Bones from archaeological sites show that nothing of the animal was wasted. Hunters could make needles, awls and spear tips from animal bones. The sinews, gut and tendons were used to bind stone tools to wooden hafts. The stomach became a useful bag for carrying blood or water. The fat may have been used to waterproof skin boots and other clothing. Grease may have been smeared over the skin to insulate against the cold or to protect from insects. Hair, which has strong fibres, were twisted together to make thread, and the animal skins were used to make bags, as well as clothes, shoes, blankets, and shelter.

The results of the latest research appear compelling.  However, if the Neanderthals didn’t herd the mammoth over the cliffs, the question remains as to how the bones came to be snapped in pieces, something that would have been virtually impossible for the Neanderthals to do.


Justbod's picture

Interesting article. Shows how important it can be to revisit and challenge established theories. Want to visit Jersey now!

Sculptures, carvings & artwork inspired by a love of history & nature:




Maybe they dropped rocks from the cliff to break the bones?

Or, they herded the animals under the cliffs to drop rocks on them to kill them?

That's the mystery right? How did the bones break? I'd say your right, something went over the side, rock or bone. 
It says in the article: "Bones from archaeological sites show that nothing of the animal was wasted"

They were not going to waste that marrow.


Register to become part of our active community, get updates, receive a monthly newsletter, and enjoy the benefits and rewards of our member point system OR just post your comment below as a Guest.

Human Origins

Ancient Technology

The Lycurgus Cup.
A strange chalice made its way into the British Museum’s collection in the 1950s. It is a 1,600-year-old jade green Roman artifact called the Lycurgus Cup. The image on the chalice is an iconic scene with King Lycurgus of Thrace...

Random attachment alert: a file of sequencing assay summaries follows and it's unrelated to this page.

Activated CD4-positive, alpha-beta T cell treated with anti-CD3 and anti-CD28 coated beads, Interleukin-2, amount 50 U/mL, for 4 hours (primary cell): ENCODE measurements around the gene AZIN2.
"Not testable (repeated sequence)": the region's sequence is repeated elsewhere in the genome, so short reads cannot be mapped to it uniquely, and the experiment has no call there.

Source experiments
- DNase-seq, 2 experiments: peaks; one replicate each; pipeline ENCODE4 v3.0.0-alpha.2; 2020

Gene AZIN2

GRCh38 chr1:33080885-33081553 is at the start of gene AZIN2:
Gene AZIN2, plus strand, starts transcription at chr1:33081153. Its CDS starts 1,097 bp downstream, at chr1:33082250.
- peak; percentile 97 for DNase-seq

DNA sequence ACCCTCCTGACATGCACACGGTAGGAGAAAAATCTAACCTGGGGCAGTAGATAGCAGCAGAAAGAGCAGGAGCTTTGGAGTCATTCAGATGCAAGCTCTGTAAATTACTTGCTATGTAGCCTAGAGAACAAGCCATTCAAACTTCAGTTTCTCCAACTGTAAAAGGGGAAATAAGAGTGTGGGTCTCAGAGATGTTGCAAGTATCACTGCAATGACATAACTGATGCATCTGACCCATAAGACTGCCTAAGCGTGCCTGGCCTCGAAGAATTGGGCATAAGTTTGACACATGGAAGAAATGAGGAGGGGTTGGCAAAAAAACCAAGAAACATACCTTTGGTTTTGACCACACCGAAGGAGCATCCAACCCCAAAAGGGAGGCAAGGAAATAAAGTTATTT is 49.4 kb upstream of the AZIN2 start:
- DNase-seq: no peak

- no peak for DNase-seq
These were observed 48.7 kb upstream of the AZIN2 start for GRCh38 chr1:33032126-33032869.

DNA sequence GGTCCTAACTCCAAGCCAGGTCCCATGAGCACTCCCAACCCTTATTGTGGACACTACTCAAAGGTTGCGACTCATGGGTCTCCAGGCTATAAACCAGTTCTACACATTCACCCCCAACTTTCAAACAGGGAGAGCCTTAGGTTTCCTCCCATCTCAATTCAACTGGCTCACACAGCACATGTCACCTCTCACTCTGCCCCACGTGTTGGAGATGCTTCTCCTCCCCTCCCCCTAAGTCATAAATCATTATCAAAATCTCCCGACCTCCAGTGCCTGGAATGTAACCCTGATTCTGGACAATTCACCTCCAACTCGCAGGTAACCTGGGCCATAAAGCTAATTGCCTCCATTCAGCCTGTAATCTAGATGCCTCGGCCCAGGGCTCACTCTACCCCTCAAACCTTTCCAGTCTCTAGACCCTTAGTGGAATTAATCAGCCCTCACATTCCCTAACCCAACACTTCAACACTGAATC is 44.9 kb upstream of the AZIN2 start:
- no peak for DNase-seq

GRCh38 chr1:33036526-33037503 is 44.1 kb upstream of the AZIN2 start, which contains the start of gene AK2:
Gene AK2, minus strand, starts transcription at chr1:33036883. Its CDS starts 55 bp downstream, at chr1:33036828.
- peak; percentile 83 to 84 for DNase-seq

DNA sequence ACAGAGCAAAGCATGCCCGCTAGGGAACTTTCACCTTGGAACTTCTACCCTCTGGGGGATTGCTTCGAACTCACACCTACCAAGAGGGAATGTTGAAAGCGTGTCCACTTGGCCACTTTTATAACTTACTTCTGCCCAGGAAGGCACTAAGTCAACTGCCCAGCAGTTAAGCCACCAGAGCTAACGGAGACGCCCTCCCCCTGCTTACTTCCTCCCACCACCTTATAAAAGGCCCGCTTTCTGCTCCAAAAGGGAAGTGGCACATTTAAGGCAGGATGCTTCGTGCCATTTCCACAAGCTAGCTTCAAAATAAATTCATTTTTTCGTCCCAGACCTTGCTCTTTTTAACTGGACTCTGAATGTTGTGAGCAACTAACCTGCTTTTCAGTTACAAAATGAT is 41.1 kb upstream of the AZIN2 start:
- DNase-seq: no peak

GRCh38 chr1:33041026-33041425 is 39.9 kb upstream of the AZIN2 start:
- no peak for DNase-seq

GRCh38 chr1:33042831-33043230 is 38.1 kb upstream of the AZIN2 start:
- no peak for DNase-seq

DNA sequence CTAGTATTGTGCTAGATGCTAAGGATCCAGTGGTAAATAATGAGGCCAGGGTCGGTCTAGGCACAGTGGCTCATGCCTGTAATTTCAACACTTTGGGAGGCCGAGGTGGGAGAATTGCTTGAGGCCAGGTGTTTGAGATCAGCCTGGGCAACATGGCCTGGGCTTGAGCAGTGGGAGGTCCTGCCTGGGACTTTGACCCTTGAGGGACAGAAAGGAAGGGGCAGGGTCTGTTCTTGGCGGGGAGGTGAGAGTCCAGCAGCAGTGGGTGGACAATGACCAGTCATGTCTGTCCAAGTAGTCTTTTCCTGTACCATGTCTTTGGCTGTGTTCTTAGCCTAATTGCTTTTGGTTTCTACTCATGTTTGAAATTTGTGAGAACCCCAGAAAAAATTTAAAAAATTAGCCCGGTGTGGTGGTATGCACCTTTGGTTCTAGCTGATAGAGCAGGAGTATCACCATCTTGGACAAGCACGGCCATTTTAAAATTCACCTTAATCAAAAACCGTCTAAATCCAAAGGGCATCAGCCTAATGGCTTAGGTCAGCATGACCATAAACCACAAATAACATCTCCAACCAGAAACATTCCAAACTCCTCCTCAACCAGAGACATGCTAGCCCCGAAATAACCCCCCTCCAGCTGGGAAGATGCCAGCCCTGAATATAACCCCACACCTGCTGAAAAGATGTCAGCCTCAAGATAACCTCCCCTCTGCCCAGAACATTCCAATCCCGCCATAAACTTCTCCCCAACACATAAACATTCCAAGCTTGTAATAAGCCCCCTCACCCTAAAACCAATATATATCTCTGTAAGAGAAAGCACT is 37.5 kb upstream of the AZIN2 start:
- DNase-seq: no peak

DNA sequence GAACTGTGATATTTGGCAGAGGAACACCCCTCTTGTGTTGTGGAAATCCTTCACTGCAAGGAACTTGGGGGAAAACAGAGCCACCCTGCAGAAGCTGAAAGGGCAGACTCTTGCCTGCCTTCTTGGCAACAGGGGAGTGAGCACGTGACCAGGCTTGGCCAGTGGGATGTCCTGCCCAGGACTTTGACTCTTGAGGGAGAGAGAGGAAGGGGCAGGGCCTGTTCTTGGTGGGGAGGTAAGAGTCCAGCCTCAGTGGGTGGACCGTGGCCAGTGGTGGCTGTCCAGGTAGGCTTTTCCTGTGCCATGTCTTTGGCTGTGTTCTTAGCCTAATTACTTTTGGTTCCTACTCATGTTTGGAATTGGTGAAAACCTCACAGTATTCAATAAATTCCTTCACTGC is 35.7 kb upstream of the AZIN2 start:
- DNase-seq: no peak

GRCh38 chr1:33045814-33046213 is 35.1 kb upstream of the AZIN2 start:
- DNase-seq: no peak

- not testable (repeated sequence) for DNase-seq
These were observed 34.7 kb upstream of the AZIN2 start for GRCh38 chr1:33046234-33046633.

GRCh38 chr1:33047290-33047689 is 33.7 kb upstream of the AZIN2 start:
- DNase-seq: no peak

Ancient Places

The highly-decorated tomb is built in a distinctive ‘L’ shape
A mysterious ancient tomb with “unusual and rare” wall paintings has been discovered in Egypt. Antiquities Minister Khaled al-Enany told BBC reporters the discovery of a 4,400-year-old tomb found during excavation work in Giza’s western cemetery “likely belonged to Hetpet, a priestess to Hathor, the goddess of fertility, who assisted women in childbirth.”

Our Mission

At Ancient Origins, we believe that one of the most important fields of knowledge we can pursue as human beings is our beginnings. And while some people may seem content with the story as it stands, our view is that there exists countless mysteries, scientific anomalies and surprising artifacts that have yet to be discovered and explained.

The goal of Ancient Origins is to highlight recent archaeological discoveries, peer-reviewed academic research and evidence, as well as offering alternative viewpoints and explanations of science, archaeology, mythology, religion and history around the globe.

We’re the only Pop Archaeology site combining scientific research with out-of-the-box perspectives.

By bringing together top experts and authors, this archaeology website explores lost civilizations, examines sacred writings, tours ancient places, investigates ancient discoveries and questions mysterious happenings. Our open community is dedicated to digging into the origins of our species on planet earth, and question wherever the discoveries might take us. We seek to retell the story of our beginnings. 

Ancient Image Galleries

View from the Castle Gate (Burgtor). (Public Domain)
Door surrounded by roots of Tetrameles nudiflora in the Khmer temple of Ta Phrom, Angkor temple complex, located today in Cambodia. (CC BY-SA 3.0)
Cable car in the Xihai (West Sea) Grand Canyon (CC BY-SA 4.0)
Next article